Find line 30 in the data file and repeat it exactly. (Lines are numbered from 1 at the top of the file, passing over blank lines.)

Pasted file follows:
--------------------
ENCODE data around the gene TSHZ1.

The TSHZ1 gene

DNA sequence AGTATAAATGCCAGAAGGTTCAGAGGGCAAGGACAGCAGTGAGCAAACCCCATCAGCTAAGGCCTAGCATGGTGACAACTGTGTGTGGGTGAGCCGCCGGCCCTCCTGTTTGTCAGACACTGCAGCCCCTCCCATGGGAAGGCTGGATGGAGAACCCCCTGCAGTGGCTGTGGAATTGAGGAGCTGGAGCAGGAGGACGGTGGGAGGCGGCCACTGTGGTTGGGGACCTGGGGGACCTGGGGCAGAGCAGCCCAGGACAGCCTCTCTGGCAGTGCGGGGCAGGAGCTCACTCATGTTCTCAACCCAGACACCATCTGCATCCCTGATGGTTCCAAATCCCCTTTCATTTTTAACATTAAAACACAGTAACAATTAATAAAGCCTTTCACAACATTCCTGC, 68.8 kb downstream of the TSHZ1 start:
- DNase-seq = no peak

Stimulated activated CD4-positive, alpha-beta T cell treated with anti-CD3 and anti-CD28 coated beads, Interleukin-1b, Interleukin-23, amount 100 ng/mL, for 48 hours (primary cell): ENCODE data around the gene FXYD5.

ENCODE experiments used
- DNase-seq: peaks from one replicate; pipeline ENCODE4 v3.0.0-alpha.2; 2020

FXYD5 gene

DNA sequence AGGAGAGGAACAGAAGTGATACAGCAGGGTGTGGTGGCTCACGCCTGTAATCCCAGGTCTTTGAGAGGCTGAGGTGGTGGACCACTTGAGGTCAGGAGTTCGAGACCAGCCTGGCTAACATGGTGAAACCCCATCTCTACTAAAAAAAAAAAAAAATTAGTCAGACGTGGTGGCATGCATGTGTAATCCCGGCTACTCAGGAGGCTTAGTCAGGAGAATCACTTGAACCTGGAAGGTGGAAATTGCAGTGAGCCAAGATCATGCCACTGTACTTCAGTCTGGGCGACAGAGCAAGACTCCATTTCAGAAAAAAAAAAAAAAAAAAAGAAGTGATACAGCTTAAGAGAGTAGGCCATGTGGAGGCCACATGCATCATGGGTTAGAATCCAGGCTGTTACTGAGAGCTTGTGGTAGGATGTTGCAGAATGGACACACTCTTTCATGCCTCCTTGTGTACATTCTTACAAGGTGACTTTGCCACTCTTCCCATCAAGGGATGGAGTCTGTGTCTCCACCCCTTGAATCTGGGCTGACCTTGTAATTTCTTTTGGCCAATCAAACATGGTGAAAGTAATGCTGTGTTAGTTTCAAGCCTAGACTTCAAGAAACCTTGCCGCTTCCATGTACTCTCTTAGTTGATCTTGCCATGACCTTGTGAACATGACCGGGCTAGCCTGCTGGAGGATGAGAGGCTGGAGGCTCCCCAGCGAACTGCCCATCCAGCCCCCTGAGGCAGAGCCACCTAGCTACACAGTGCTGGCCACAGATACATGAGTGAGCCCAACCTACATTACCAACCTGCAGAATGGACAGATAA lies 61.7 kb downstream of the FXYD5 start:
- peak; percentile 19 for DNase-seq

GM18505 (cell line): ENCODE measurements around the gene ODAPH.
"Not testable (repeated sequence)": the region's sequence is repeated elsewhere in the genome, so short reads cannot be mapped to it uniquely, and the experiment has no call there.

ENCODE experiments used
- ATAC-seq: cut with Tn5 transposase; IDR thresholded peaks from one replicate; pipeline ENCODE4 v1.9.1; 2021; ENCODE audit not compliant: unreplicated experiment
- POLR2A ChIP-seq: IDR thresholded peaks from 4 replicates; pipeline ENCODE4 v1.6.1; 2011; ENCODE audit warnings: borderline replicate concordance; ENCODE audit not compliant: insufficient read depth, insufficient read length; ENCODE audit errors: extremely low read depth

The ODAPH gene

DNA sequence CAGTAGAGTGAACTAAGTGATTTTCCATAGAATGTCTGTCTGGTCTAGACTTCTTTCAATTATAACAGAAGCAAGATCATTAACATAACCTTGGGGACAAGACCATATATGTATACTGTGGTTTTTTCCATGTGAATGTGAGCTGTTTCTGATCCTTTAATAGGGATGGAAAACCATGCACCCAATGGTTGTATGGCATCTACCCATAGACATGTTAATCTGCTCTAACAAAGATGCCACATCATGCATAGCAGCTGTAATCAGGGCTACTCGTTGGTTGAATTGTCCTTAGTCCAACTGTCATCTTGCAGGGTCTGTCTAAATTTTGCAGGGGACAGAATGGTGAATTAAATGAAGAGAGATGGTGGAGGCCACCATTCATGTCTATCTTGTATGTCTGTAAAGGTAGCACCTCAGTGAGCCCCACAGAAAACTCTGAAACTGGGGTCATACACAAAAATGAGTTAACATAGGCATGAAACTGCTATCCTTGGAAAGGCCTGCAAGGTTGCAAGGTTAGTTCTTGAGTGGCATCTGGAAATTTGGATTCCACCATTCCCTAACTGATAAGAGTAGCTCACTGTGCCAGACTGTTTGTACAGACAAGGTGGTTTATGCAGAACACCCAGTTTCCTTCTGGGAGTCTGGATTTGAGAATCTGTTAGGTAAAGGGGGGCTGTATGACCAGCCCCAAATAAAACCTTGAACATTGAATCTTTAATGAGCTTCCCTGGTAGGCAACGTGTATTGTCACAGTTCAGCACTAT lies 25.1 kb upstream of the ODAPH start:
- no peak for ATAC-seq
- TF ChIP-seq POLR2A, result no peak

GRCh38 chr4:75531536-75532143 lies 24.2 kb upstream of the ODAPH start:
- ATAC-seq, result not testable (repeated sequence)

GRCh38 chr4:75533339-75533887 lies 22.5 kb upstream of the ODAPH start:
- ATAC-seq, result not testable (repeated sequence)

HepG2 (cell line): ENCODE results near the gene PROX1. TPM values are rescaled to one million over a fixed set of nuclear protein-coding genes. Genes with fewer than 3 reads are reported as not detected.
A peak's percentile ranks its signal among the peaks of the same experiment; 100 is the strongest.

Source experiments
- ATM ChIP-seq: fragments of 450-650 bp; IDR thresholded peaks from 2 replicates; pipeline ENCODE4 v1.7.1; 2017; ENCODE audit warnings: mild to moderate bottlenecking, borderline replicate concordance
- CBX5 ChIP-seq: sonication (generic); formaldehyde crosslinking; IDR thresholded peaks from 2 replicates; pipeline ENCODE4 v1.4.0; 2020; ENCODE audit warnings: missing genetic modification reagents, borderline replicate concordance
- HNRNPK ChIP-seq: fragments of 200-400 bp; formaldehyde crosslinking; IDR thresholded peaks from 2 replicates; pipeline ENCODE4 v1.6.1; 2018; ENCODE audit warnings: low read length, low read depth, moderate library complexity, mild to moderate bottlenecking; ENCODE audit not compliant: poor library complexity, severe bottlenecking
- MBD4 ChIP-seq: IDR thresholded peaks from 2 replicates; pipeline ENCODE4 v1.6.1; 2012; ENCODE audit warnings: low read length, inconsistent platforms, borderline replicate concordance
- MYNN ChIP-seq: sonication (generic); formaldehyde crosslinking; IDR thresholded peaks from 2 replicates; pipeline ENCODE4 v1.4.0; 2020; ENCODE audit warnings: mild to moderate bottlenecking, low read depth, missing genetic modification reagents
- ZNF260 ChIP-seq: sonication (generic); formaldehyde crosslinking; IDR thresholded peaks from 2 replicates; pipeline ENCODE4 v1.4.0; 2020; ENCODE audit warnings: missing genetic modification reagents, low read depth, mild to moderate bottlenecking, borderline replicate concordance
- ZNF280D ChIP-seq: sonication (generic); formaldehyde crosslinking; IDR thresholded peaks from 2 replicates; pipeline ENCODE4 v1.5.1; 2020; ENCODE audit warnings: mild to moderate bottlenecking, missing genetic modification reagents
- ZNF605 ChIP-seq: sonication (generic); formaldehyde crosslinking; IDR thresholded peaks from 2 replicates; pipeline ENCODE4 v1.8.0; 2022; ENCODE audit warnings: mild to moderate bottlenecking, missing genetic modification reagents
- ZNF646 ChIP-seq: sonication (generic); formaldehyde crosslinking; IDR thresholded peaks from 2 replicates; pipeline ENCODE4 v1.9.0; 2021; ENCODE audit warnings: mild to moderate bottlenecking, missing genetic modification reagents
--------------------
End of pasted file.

- MBD4 ChIP-seq: IDR thresholded peaks from 2 replicates; pipeline ENCODE4 v1.6.1; 2012; ENCODE audit warnings: low read length, inconsistent platforms, borderline replicate concordance